Michał Glinka, who studies at the Faculty of Electronics and Information Technology, finds a couple of hours twice a week to train with his team, despite the busy class schedule. He says he did not join Warsaw Mermaids because of fascination with the magical world described in the Harry Potter books or a desire to fly on a broom. He had always been interested in sports and he was encouraged to try quidditch by a friend.
“My friend took part in a Harry Potter convention, where a team played a showpiece match,” he recollects. “It was then that I first heard that people play quidditch in real life. I decided to give it a try and I got hooked.”
There are around 8 quidditch teams in Poland, including the Warsaw Mermaids group, which has been active since 2014. The team has won the last Polish championship. It also took part in the European Cup in Belgium and although it did not advance to the final, it did win its first international victory with a Milan team and came back to Poland with valuable experience.
Demanding sport or just a fun game?
The game has been going on for a couple of minutes. I can see players leaving and entering the pitch from time to time. Some want to drink water, others need to catch their breath after a violent foul. One of the female players, also a student of the Warsaw University of Technology, says that you can’t get a credit for university PE classes by playing quidditch. A pity – many people would jump at such an opportunity, as most team members are students of Warsaw universities.
At last, seventeen minutes into the game, the golden snitch enters the pitch. The seekers are already waiting on the sideline. They are given a cue and they dash onto the pitch in pursuit of the snitch. This is not an easy task. Michał told me that fight against the golden snitch was hard, but I didn’t think it was that hard. The two players try to outsmart him and detach the ball from the shorts. In this game, the snitch runner is a strong boy, and his opponents are a considerably lower guy and a girl. The girl, however, does not give up and it is her that the snitch has most problems with. Looking at their struggle, I remember the words of Michał, who said that the snitch runner is allowed to do pretty much anything: he is jerking the players’ brooms from between their legs, pushing them, holding their hands tight and knocking them to the ground. Eventually, he is defeated by one of the seekers, who gets hold of the sock with the tennis ball.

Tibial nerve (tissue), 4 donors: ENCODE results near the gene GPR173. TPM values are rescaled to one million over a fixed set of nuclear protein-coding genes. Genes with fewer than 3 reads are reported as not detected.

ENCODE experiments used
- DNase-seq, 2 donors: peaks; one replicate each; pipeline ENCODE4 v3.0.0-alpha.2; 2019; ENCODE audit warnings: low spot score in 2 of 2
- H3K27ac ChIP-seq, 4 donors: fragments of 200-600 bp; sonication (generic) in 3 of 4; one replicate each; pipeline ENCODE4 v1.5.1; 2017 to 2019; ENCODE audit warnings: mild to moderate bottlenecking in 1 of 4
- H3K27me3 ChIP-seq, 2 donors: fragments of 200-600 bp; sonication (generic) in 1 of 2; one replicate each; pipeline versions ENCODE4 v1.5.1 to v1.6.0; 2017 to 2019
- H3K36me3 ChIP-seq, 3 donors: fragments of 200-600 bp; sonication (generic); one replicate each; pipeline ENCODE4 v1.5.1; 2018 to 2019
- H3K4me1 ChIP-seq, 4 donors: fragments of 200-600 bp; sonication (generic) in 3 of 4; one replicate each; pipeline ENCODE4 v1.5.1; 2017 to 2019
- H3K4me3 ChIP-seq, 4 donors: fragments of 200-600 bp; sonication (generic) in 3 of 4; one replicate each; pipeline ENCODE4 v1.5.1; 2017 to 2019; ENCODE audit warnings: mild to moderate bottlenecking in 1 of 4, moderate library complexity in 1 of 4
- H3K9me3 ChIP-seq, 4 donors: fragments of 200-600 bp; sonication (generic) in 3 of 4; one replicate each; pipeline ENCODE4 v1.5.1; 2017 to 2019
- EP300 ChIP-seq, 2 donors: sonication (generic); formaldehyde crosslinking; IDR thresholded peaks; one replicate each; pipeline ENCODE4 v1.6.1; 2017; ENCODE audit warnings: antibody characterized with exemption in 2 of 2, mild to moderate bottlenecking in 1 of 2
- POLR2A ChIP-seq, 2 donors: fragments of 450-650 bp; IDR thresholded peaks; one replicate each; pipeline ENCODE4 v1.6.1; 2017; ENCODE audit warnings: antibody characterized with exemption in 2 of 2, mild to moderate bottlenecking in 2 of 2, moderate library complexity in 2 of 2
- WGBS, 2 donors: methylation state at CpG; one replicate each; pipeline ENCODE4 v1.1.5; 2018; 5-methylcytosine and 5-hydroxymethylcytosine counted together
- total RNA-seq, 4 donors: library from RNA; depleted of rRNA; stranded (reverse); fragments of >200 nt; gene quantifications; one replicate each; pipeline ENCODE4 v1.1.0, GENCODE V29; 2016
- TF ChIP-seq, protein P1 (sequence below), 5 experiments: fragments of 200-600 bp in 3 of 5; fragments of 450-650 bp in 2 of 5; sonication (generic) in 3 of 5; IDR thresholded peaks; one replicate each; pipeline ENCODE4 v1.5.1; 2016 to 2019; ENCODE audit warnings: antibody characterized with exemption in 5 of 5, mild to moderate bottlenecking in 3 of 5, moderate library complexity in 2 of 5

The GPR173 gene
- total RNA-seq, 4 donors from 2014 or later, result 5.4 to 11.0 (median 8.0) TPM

It is 6 pm. The training in the Pole Mokotowskie park attracts the attention of passers-by. They ask what we are doing here, why the contestants are playing with sticks between their legs.
“People usually just watch us as we train,” Michał laughs. “But sometimes we succeed in encouraging an onlooker to join in the game.”